Tulalens.org(BAMAKO, Mali) — In the year since Anita Datar was killed in an attack in which at least two gunmen took 170 people hostage at the Radisson Blu Hotel in Mali, the U.S. citizen has been repeatedly honored for the work that brought her to the West African nation, including the establishment of a fellowship to ensure her legacy lives on.
Datar, who was originally from western Massachusetts and grew up in New Jersey, dedicated her life to public service. At the time of the attack, in which 21 people were killed, Datar worked as a senior manager at the consulting firm Palladium Group. She was a founding board member of Tulalens, a non-profit “connecting underserved communities with quality health services.”
In the past year, Datar’s family has continued to celebrate her memory.
Datar left behind one young son, and her ex-husband, David Garten, told ABC News that even though he is still coping with the loss, their son reminds him that the “world is a beautiful place and worth fighting for.”
At the time of the attack, President Obama extended his condolences to victims, which included Datar’s family.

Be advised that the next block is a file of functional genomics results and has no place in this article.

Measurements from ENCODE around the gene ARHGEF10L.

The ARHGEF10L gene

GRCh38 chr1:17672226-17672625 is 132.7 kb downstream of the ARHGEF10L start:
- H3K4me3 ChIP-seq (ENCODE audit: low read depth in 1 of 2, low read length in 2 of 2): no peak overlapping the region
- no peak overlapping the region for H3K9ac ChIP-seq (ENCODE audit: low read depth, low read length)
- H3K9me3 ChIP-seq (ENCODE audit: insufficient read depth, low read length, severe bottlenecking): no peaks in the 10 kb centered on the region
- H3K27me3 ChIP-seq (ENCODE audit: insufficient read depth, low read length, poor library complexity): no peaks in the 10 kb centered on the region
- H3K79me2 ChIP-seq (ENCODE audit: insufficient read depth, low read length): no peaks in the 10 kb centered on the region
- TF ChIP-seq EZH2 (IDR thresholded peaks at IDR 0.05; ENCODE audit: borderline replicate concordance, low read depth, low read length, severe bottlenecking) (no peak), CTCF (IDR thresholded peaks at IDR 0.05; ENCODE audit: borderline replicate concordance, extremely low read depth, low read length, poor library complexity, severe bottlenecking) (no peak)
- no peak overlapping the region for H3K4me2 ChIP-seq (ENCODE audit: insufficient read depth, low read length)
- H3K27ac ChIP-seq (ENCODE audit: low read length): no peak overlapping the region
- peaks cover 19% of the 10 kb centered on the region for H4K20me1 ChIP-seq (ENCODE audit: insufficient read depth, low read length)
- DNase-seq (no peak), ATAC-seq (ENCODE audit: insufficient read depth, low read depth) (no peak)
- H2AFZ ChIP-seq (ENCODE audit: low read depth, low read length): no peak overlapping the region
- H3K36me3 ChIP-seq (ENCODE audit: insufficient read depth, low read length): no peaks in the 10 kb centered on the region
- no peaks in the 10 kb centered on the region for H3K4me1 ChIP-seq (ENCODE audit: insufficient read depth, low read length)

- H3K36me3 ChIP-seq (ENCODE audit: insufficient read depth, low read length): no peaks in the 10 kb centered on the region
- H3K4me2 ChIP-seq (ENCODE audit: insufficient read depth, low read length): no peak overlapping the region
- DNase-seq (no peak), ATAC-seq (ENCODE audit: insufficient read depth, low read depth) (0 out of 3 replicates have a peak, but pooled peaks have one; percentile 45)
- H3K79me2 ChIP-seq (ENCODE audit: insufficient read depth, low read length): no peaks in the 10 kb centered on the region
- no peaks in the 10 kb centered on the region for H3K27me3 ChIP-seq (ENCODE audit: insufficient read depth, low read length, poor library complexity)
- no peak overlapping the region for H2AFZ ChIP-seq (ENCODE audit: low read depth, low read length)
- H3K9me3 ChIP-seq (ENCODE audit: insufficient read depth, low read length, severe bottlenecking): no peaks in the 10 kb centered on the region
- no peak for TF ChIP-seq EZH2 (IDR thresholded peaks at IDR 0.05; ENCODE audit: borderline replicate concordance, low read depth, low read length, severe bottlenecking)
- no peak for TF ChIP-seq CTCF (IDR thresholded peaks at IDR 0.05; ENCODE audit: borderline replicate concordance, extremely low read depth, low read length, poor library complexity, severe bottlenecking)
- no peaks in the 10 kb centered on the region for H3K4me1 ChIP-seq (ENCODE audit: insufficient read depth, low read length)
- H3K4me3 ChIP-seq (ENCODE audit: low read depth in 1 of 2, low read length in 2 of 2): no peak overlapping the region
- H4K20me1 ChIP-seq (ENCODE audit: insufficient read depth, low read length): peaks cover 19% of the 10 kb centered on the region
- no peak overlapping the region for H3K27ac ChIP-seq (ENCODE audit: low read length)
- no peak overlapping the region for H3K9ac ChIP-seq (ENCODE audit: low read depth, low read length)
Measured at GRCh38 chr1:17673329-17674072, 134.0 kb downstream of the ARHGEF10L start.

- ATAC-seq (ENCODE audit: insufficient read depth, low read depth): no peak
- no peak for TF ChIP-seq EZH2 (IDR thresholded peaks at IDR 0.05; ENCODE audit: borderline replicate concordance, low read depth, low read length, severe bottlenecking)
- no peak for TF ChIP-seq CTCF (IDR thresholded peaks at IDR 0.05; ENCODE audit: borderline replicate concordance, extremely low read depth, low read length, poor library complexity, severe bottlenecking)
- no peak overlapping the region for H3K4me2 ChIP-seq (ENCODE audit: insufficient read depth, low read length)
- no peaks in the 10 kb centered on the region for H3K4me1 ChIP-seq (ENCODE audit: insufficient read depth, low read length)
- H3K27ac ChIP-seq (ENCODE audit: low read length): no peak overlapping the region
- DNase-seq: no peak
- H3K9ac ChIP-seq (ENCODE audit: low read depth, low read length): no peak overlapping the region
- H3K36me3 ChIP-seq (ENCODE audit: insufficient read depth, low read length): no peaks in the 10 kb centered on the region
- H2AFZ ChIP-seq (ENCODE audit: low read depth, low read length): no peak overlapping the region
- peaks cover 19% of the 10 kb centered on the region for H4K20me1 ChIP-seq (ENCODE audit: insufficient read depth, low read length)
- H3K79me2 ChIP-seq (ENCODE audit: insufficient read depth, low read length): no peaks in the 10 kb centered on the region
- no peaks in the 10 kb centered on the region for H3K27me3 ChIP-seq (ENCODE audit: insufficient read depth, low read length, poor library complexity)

“On behalf of the American people I want to extend our deepest condolences to the people of Mali and the victims and families, including at least one American,” he said. “These were innocent people who had everything to live for, and they’ll be remembered for the joy and love that they brought to the world.”
Since the attack, Datar has been recognized by many organizations for her public service. In February, the U.S. Senate passed by unanimous consent a resolution honoring Datar’s life, work and memory. Senate Resolution 347 was passed by Senator Corey Booker, who was joined by 15 Senate co-sponsors.
This past summer, Columbia University’s School of International and Public Affairs (SIPA) established the Anita Datar Fellowship Fund. Datar was a graduate of Columbia University’s Mailman School of Public Health. The new fellowship will provide financial assistance to students working to advance international public health, particularly with women and children, in these programs.
“When I think about how to honor my son’s mother, Anita Datar, on the anniversary of the attack that claimed her life, it’s about him and a future that is not yet written,” Garten told ABC News. “As he continues to grow, I want him to have the hope, strength, and courage to always keep moving forward in exploring the world in all its beauty. I can think of no greater tribute to his mother than that.”
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